1

In Linux/Unix, if I am inside a directory of another user, but cannot view the contents of the directory by typing "ls," how do I get a copy of all the files?
Is the only way to guess what the file names are?

3

In Linux/Unix, a directory is itself a kind of file that can only be modified by special system calls. Like any other file, access to it is controlled by file permissions.

Looking at it in terms of actually implementation, your question boils down to "how do I read a directory file I can't read?" I'm not making fun of your question — I'm just trying to explain why the answer is a definitive "no".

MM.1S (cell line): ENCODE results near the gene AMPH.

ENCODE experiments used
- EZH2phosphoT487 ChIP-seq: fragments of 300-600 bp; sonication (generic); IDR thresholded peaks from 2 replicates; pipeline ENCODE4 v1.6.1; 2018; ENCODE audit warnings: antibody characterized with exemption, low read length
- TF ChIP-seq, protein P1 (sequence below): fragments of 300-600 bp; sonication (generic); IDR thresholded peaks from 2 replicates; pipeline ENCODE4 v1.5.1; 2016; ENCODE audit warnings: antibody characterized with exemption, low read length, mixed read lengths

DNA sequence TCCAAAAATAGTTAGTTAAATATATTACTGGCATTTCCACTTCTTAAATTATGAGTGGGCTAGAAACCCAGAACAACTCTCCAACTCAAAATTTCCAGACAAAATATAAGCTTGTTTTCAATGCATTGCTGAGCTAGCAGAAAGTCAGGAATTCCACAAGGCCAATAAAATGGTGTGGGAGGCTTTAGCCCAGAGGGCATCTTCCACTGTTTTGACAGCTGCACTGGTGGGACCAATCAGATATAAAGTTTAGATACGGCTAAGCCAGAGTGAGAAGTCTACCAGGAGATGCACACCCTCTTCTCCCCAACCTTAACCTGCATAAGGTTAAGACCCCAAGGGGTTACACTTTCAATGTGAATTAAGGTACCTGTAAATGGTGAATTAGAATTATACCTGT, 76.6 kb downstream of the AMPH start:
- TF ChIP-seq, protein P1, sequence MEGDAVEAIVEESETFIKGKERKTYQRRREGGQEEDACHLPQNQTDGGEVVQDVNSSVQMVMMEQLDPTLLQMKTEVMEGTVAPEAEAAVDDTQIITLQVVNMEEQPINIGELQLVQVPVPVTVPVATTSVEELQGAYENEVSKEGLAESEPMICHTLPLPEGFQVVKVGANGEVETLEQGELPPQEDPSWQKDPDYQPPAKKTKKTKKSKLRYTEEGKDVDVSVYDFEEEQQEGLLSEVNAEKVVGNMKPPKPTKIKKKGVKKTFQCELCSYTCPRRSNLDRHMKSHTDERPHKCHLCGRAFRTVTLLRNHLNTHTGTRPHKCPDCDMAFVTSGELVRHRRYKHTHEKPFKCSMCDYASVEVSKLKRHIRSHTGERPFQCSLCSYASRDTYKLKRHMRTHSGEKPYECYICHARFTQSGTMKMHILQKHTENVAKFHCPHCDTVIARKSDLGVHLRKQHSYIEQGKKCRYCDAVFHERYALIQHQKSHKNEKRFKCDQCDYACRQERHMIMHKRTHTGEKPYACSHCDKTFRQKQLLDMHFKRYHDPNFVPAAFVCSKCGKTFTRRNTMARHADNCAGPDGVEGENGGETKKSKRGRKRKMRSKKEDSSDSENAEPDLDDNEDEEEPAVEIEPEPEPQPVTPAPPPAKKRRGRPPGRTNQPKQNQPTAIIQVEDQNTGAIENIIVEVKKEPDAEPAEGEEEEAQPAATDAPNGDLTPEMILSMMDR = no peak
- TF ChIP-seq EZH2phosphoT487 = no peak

• I suppose it's indeed silly, but it's nice to know for sure! thanks – Trevor Hickey Nov 27 '12 at 5:07
  • The way you asked the question is not silly. The way I rephrased your question makes it look silly, but I did that to make the logic clear. – Isaac Rabinovitch Nov 27 '12 at 8:11
1

You need to have super-user priviledges (a.k.a sudo) to do that.

sudo ls /home/Peter/

(if you want to view Peter's files)

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